Expanding your startup to the U.S.? Read this first

By Scott Maxwell

This is a guest blog post by Scott Maxwell, Founder and Senior Managing Partner at OpenView.

In 2011, one of the most anticipated trans-continental launches since the Beatles took place when Sweden’s Spotify began offering its services in the U.S.

Since that time, Spotify has racked up some 18.2 million U.S. users, pulled off a successful IPO and made music streaming common. But things don’t always go that smoothly. Powa Technologies, for instance, expanded too rapidly into the U.S. and imploded in 2016. AR startup Blippar also recently shut its Mountain View office and is exiting the U.S. market.

As with most things, there’s no way to completely failure-proof yourself, but there are ways of tilting the odds in your favor. Many of those are rudimentary, but it’s a simple rule that would-be conquerors most often ignore: be humble.

The business concerns that trip up expansion

Companies that consider U.S. expansion are usually having success in their smaller home market. Their ambitions outstrip that market though and the U.S. stands as a formidable challenge. Because the U.S. market is so large and so competitive, winning here is a way of proving your mettle.

Marketing and sales

But such confidence can be counterproductive. Often, companies underestimate their marketing and sales budget, surmising that the technology will sell itself. This happens when the founder is a techie who discounts marketing and sales or views it as a necessary evil. Of course, this happens in home markets too, but underfunding can be especially crippling for foreign expansion.

This is true across the board: Retailer Target’s quixotic play for the Canadian market faltered because the company chose cheaper, out-of-the-way locations that didn’t look as good as Target’s U.S. locations.

Hiring

Another common problem is finding talent. One particular problem in U.S. expansion is that super-talented people often prefer working with a company from their native country than a foreign firm. Think about it: If you were a hotshot engineer, would you rather work for Google or Siemens? Some see foreign companies as second-tier, even if that’s not the case.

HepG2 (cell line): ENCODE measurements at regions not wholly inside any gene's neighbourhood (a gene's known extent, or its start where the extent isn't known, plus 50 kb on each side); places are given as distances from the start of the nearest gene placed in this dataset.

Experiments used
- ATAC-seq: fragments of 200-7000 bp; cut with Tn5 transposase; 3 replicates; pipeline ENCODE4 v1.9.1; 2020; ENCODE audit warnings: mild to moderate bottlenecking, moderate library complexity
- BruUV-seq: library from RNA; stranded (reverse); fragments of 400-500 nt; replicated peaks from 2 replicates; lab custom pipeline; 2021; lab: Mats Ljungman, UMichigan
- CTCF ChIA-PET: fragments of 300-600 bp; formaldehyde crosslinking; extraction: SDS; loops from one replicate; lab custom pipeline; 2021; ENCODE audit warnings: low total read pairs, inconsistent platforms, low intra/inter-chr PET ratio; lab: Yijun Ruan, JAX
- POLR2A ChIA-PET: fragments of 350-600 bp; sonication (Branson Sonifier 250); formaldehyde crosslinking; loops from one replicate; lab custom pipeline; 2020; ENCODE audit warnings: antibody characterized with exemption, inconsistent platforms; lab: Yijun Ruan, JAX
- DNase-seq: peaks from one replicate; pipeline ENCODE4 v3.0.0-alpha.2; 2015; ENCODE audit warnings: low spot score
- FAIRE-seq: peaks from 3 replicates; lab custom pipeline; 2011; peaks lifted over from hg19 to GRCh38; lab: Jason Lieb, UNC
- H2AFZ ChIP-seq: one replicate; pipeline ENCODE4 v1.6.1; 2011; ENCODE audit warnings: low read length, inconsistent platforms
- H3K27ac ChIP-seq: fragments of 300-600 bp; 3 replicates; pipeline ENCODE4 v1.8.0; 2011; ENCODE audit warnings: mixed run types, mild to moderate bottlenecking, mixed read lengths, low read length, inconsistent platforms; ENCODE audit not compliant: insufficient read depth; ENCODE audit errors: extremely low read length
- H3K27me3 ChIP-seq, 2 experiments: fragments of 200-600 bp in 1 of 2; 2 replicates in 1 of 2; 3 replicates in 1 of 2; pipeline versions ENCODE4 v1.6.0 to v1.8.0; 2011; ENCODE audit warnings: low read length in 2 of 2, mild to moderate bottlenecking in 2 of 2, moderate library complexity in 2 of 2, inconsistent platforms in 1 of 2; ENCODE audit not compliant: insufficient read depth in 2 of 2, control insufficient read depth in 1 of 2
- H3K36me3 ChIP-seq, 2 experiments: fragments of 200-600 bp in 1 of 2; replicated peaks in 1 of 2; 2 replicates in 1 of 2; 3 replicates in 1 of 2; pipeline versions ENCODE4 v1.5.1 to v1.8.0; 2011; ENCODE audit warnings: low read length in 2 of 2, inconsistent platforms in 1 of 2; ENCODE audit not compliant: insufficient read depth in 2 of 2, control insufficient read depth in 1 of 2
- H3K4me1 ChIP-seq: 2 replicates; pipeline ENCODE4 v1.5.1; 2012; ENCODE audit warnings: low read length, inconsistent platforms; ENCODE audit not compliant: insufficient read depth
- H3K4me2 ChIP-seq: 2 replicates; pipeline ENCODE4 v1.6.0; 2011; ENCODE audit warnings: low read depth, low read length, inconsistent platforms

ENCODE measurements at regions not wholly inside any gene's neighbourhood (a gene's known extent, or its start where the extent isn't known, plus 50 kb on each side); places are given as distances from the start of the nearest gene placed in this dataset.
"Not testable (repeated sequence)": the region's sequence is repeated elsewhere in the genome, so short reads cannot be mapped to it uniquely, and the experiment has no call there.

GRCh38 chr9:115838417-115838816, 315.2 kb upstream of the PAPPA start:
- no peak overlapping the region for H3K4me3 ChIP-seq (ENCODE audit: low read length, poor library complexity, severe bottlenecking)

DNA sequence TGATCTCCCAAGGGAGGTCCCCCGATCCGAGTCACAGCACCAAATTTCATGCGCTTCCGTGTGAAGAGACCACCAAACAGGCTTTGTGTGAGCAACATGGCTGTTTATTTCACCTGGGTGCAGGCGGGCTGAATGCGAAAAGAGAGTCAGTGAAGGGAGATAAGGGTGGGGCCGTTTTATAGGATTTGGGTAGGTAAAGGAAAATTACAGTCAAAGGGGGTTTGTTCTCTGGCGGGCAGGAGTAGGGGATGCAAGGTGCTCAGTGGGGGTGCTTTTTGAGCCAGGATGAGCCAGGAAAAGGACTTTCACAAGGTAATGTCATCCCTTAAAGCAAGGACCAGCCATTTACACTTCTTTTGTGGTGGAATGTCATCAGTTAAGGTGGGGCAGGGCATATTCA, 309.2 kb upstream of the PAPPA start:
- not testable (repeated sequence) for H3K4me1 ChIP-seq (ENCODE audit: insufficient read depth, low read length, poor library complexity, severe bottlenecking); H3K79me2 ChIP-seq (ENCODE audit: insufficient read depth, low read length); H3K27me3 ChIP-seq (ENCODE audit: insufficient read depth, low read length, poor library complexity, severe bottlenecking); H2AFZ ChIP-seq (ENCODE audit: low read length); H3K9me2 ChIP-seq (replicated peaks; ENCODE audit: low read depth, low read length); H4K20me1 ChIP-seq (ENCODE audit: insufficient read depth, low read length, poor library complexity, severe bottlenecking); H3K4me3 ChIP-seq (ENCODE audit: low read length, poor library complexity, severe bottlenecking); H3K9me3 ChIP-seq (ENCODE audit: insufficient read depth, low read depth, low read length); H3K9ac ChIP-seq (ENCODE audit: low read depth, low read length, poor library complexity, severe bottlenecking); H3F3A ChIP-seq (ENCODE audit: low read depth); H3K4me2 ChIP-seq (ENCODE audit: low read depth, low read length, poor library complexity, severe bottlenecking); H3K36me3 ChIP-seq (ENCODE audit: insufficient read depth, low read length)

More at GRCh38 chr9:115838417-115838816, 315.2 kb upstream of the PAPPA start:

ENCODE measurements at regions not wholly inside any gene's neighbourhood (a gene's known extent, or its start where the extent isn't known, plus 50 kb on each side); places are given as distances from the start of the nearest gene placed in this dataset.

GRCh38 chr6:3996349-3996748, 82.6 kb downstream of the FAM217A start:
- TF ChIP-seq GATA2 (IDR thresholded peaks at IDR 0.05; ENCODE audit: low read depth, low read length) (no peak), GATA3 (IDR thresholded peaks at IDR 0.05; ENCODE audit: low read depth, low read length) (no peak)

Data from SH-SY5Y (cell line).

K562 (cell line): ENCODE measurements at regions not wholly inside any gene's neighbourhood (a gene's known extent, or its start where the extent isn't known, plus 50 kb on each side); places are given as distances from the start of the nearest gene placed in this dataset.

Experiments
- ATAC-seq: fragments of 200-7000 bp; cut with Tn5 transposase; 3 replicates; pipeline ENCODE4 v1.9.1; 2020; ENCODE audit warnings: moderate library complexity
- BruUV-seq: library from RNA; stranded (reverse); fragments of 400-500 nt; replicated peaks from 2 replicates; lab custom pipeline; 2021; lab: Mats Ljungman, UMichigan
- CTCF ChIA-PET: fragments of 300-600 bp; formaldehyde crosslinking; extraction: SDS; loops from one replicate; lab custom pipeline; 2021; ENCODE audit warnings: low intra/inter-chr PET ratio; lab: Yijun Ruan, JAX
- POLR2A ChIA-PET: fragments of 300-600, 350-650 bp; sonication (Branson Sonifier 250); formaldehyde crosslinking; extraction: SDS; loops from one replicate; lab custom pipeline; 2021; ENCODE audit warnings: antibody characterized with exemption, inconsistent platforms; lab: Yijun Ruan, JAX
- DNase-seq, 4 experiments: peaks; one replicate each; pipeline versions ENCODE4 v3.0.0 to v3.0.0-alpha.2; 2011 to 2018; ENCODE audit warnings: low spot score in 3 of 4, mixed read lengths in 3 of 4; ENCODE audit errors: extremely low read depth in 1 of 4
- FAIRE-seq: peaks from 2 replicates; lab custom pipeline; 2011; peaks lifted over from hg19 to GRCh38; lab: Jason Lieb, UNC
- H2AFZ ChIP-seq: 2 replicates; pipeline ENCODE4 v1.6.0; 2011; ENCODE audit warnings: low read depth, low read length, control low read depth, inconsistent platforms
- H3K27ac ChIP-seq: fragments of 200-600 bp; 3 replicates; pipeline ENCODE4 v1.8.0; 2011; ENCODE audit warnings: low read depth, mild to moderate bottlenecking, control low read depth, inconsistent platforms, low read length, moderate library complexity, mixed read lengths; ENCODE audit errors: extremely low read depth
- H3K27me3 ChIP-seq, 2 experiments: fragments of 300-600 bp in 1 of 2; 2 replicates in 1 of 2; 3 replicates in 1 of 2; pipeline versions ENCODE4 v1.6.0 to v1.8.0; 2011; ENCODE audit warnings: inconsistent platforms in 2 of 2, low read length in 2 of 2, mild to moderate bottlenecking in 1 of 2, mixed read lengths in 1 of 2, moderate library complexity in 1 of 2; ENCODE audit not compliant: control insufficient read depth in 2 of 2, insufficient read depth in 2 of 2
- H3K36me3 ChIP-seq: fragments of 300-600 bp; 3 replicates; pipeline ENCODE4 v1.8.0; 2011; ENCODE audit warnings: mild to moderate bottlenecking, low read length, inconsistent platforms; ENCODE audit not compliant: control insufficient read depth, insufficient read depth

Many companies do not realise this and are often arrogant about their ability to hire locally. They overestimate their ability to assess talent in a foreign market. Getting help with hiring from local people is paramount.

Customers

One critical component for success is a solid connection between the home office and whichever country you are entering. The best way to do that is to have someone who is senior and customer oriented who comes over to establish the office and transfer the company culture, knowledge and know-how and get out in front of customers to help them understand the local differences and build out the team in the U.S. They need to be here long enough for that foothold to take place.

The cultural issues that trip it further

To add to the potential hazards, businesses entering the U.S. also have to navigate cultural differences. Not reading the U.S. market closely, for instance, will result in failure if you merely assume you can recreate your launch strategy in the U.S. instead of catering it to the market.

Companies that come from a culture that is similar to the U.S. but smaller have a big advantage. Markets like Northern Europe, Australia/New Zealand or Canada fit that description because English is widely spoken, tech is widespread and there is a level of affluence that rivals or exceeds the U.S.

Yet with the case of hiring, even they can mess it up.

The Solution?

Businesses that want to make a successful transition need to be confident enough to think they can do well in America but be humble enough to ask for help from the locals. This can be hard to pull off, but not impossible. Logz.io (an OpenView investment), for instance, has made a smooth transition from Israel to the U.S. market and now has a 30-person presence in Boston.

Of course there are exceptions to this rule for humbleness, like Spotify. The Swedish music streaming company certainly didn’t come off as humble – it predicted it would rack up 50 million subscribers in its first year. But recall that Spotify’s launch really was anticipated. Unless you are seeing headlines in the tech press saying that your service is “finally” launching in the U.S., then you’re better off being humble instead of blustering.

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